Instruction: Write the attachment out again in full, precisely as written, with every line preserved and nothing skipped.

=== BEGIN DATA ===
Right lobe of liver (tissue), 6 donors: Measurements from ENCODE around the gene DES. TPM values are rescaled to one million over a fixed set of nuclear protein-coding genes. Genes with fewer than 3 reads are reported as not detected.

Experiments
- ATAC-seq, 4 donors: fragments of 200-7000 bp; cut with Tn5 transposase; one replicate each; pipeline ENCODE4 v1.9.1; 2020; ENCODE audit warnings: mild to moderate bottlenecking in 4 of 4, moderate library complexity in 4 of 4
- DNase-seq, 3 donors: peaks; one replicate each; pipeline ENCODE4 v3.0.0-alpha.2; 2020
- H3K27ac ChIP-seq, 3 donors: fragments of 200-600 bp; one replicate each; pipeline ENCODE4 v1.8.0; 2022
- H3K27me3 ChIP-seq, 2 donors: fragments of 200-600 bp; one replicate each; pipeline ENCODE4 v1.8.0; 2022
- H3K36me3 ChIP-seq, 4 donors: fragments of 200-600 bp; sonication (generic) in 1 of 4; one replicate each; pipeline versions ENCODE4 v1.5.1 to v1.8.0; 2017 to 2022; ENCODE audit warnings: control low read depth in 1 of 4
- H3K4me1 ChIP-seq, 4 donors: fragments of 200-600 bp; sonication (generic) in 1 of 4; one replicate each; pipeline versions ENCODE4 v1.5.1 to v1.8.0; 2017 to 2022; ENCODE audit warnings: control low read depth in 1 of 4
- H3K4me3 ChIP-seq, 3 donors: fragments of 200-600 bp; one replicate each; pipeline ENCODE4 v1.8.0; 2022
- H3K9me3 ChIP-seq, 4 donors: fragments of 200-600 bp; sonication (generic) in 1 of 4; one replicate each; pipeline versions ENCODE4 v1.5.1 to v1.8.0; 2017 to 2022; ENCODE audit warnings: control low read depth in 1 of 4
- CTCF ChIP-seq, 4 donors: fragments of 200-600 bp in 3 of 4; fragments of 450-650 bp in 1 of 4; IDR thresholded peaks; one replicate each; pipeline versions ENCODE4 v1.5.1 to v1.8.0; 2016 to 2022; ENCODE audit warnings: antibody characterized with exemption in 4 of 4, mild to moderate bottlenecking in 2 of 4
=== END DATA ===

Right lobe of liver (tissue), 6 donors: Measurements from ENCODE around the gene DES. TPM values are rescaled to one million over a fixed set of nuclear protein-coding genes. Genes with fewer than 3 reads are reported as not detected.

Experiments
- ATAC-seq, 4 donors: fragments of 200-7000 bp; cut with Tn5 transposase; one replicate each; pipeline ENCODE4 v1.9.1; 2020; ENCODE audit warnings: mild to moderate bottlenecking in 4 of 4, moderate library complexity in 4 of 4
- DNase-seq, 3 donors: peaks; one replicate each; pipeline ENCODE4 v3.0.0-alpha.2; 2020
- H3K27ac ChIP-seq, 3 donors: fragments of 200-600 bp; one replicate each; pipeline ENCODE4 v1.8.0; 2022
- H3K27me3 ChIP-seq, 2 donors: fragments of 200-600 bp; one replicate each; pipeline ENCODE4 v1.8.0; 2022
- H3K36me3 ChIP-seq, 4 donors: fragments of 200-600 bp; sonication (generic) in 1 of 4; one replicate each; pipeline versions ENCODE4 v1.5.1 to v1.8.0; 2017 to 2022; ENCODE audit warnings: control low read depth in 1 of 4
- H3K4me1 ChIP-seq, 4 donors: fragments of 200-600 bp; sonication (generic) in 1 of 4; one replicate each; pipeline versions ENCODE4 v1.5.1 to v1.8.0; 2017 to 2022; ENCODE audit warnings: control low read depth in 1 of 4
- H3K4me3 ChIP-seq, 3 donors: fragments of 200-600 bp; one replicate each; pipeline ENCODE4 v1.8.0; 2022
- H3K9me3 ChIP-seq, 4 donors: fragments of 200-600 bp; sonication (generic) in 1 of 4; one replicate each; pipeline versions ENCODE4 v1.5.1 to v1.8.0; 2017 to 2022; ENCODE audit warnings: control low read depth in 1 of 4
- CTCF ChIP-seq, 4 donors: fragments of 200-600 bp in 3 of 4; fragments of 450-650 bp in 1 of 4; IDR thresholded peaks; one replicate each; pipeline versions ENCODE4 v1.5.1 to v1.8.0; 2016 to 2022; ENCODE audit warnings: antibody characterized with exemption in 4 of 4, mild to moderate bottlenecking in 2 of 4